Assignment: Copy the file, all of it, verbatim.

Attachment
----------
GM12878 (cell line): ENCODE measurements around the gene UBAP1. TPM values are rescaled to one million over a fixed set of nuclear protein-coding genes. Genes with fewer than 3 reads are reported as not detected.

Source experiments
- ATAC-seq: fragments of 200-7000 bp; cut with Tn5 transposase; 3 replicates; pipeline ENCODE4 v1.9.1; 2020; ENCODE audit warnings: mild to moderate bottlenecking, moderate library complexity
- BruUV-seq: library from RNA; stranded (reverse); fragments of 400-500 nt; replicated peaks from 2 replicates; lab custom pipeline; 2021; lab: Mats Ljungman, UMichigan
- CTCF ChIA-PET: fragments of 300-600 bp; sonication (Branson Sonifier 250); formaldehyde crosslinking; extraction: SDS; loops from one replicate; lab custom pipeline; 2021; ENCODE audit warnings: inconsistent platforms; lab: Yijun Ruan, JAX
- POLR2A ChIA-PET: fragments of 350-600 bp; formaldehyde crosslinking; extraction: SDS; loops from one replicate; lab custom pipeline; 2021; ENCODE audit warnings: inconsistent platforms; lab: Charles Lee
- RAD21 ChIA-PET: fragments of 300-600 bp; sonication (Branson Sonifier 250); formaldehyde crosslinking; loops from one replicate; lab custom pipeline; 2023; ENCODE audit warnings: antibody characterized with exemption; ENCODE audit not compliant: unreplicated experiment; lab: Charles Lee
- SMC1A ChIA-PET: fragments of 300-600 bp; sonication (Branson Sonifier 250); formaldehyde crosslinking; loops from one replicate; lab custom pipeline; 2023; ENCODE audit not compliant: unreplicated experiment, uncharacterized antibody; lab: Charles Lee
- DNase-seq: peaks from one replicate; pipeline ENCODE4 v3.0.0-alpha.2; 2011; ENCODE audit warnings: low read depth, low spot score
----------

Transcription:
GM12878 (cell line): ENCODE measurements around the gene UBAP1. TPM values are rescaled to one million over a fixed set of nuclear protein-coding genes. Genes with fewer than 3 reads are reported as not detected.

Source experiments
- ATAC-seq: fragments of 200-7000 bp; cut with Tn5 transposase; 3 replicates; pipeline ENCODE4 v1.9.1; 2020; ENCODE audit warnings: mild to moderate bottlenecking, moderate library complexity
- BruUV-seq: library from RNA; stranded (reverse); fragments of 400-500 nt; replicated peaks from 2 replicates; lab custom pipeline; 2021; lab: Mats Ljungman, UMichigan
- CTCF ChIA-PET: fragments of 300-600 bp; sonication (Branson Sonifier 250); formaldehyde crosslinking; extraction: SDS; loops from one replicate; lab custom pipeline; 2021; ENCODE audit warnings: inconsistent platforms; lab: Yijun Ruan, JAX
- POLR2A ChIA-PET: fragments of 350-600 bp; formaldehyde crosslinking; extraction: SDS; loops from one replicate; lab custom pipeline; 2021; ENCODE audit warnings: inconsistent platforms; lab: Charles Lee
- RAD21 ChIA-PET: fragments of 300-600 bp; sonication (Branson Sonifier 250); formaldehyde crosslinking; loops from one replicate; lab custom pipeline; 2023; ENCODE audit warnings: antibody characterized with exemption; ENCODE audit not compliant: unreplicated experiment; lab: Charles Lee
- SMC1A ChIA-PET: fragments of 300-600 bp; sonication (Branson Sonifier 250); formaldehyde crosslinking; loops from one replicate; lab custom pipeline; 2023; ENCODE audit not compliant: unreplicated experiment, uncharacterized antibody; lab: Charles Lee
- DNase-seq: peaks from one replicate; pipeline ENCODE4 v3.0.0-alpha.2; 2011; ENCODE audit warnings: low read depth, low spot score